Here's Looking at You, Boy (Shau Mir in die Augen, Kleiner)



BERLIN -- The subject is out of focus in "Here's Looking at You, Boy," a documentary about the emergence of gay cinema. Director Andre Schafer mixes talking heads with clips from highly selective movies of the 1970s onward without a clear agenda or point of view. Consequently, the less-than-incisive doc will be limited to gay film festivals and the DVD market.

Schafer admits he took pains to avoid territory already covered in the 1995 classic "The Celluloid Closet" and last year's "Fabulous! The Story of Queer Cinema." So the movie's direction appears to have been dictated by what film rights he could secure and what individuals would agree to appear on camera. Even then, some interviews get off the track with reminiscences about personal experiences as opposed to how such experienced are conveyed in movies.

Also there is a problem of definition. Is this a movie about gay directors or about gay subject matter in movies? The question really arises when he tackles Rainer Werner Fassbinder, a leader of the German new wave in the '70s. Talking about Fassbinder's sexuality in relationship to his cinematic achievements is as edifying as discussing Walt Whitman's sexuality in regards to his poetry. In both instances, this is decidedly beside the point.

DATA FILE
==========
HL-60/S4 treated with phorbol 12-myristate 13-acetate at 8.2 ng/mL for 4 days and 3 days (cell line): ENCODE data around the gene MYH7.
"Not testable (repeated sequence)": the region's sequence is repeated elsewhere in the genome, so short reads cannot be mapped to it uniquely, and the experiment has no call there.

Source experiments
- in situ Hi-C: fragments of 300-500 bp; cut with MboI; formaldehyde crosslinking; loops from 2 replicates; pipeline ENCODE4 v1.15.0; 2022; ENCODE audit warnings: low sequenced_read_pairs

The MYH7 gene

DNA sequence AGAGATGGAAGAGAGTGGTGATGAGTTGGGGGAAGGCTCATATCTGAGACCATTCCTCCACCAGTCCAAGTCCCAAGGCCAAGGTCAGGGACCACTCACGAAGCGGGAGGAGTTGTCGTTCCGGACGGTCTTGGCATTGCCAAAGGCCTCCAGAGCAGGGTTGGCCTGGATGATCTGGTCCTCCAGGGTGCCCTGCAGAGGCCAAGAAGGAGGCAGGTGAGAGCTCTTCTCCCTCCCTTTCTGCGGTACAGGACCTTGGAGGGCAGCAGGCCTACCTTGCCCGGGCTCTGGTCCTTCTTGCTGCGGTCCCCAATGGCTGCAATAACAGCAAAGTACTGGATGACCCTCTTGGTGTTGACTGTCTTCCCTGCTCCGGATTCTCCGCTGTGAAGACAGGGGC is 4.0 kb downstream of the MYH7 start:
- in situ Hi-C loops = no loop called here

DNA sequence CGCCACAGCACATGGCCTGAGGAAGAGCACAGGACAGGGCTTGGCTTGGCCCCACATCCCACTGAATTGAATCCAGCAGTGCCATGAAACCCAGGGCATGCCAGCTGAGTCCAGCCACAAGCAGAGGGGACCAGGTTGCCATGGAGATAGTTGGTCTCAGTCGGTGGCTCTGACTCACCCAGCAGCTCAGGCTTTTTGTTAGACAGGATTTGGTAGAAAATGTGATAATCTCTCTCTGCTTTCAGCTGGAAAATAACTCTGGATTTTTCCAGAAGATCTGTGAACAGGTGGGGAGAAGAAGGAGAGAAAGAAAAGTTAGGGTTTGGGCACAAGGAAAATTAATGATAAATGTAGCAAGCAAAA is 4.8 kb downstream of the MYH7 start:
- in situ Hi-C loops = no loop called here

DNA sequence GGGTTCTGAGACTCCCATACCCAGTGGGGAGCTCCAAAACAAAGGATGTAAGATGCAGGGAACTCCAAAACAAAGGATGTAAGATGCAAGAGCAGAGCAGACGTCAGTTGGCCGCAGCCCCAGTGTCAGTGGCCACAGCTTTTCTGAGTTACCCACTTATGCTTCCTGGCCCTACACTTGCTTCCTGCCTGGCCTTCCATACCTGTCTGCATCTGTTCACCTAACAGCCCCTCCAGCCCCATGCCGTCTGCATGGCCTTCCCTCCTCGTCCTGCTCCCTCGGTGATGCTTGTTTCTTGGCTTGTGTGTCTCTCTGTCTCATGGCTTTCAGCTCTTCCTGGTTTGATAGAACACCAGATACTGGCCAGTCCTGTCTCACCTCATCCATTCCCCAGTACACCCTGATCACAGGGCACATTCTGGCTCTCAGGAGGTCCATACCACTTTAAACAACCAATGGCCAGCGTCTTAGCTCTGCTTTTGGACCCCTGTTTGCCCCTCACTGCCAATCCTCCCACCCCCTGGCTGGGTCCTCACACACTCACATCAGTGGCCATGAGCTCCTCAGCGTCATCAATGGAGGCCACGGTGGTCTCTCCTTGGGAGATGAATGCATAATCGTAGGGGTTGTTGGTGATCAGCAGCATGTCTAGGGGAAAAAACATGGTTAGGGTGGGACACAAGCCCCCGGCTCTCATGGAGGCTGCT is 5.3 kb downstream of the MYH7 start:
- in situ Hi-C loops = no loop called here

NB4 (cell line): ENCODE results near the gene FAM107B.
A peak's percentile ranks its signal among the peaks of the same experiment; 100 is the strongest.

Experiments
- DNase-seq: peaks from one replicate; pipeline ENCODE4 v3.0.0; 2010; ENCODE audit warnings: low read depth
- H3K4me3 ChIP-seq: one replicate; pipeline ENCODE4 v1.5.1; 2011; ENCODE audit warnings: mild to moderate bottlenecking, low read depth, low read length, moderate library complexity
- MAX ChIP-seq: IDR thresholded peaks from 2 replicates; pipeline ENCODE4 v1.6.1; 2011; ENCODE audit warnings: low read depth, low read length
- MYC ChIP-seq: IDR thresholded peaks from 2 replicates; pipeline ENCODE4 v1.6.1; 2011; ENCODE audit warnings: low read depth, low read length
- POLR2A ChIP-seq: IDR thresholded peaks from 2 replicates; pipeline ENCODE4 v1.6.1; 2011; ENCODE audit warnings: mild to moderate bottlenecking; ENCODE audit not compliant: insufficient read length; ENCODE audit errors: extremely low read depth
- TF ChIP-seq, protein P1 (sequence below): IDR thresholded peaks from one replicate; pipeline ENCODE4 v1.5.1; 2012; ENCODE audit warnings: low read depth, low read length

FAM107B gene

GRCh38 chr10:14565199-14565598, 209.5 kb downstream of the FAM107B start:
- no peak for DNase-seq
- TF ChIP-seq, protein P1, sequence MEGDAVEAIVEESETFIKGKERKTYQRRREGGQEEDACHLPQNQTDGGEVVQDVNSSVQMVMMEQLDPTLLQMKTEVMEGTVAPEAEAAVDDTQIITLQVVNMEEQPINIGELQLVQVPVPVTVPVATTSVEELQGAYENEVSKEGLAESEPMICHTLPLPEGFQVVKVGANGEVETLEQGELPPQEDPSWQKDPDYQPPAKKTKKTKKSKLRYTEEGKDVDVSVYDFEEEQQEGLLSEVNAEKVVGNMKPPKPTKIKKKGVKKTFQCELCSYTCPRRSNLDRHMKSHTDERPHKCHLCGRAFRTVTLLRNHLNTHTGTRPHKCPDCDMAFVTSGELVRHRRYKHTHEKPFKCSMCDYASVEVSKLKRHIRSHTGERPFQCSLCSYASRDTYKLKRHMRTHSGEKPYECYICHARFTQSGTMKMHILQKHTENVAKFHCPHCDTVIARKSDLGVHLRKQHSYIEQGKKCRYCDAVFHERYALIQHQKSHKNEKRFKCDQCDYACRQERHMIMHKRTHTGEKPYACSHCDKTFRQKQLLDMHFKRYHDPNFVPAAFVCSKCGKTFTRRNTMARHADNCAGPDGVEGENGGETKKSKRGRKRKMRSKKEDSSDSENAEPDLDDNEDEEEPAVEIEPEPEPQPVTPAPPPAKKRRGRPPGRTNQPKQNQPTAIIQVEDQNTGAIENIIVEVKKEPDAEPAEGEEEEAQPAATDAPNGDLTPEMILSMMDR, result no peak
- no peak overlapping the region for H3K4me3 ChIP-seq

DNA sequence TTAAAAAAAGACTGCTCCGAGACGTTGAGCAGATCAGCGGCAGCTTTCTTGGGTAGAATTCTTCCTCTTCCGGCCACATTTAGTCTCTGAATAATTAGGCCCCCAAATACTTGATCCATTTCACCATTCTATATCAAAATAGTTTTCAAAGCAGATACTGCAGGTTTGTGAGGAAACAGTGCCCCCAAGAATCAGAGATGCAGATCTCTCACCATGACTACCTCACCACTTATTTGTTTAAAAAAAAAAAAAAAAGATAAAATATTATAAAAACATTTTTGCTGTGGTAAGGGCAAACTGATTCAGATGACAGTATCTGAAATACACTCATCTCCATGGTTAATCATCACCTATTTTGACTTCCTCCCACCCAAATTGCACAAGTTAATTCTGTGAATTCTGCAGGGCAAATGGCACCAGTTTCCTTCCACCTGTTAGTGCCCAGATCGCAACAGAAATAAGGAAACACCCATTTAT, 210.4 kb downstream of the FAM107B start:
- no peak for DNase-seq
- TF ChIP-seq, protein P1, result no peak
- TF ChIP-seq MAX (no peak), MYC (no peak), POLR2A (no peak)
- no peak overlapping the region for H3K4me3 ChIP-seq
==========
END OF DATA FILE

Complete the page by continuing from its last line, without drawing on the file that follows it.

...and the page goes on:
The film skewers heavily toward northern European and U.S. movies. Passing mention of developing countries and a single film clip from India take care of the rest of the world. Little is made of lesbian films and there is a notable absence of people of color.

The clips themselves are often of poor quality. Then again, the interviews shot in Digi Beta look pretty washed out too.

The talking heads assembled are certainly an articulate lot. These include German pioneer Rosa Von Praunheim, Joseph Lovett, Stephen Frears (talking about "My Beautiful Laundrette"), Constantine Giannaris, Guinevere Turner, Gus Van Sant and Tilda Swinton (discussing her muse, Derek Jarman).

The movie has a few good laughs. Swinton recalls how Jarman, who was HIV-positive, raised money for years by insisting each film project would be "Derek Jarman's last film." And John Waters puzzles over the characters' dilemma in "Brokeback Mountain." "They can only get together twice a year for great sex," he muses. "Sounds perfect to me."

Writer/director: Andre Schafer
Producers: Marianne Schafer, Ingmar Trost
Director of photography: Bernd Meiners
Music: Ritchie Staringer
Editor: Martin Schomers
Running time -- 90 minutes
No MPAA rating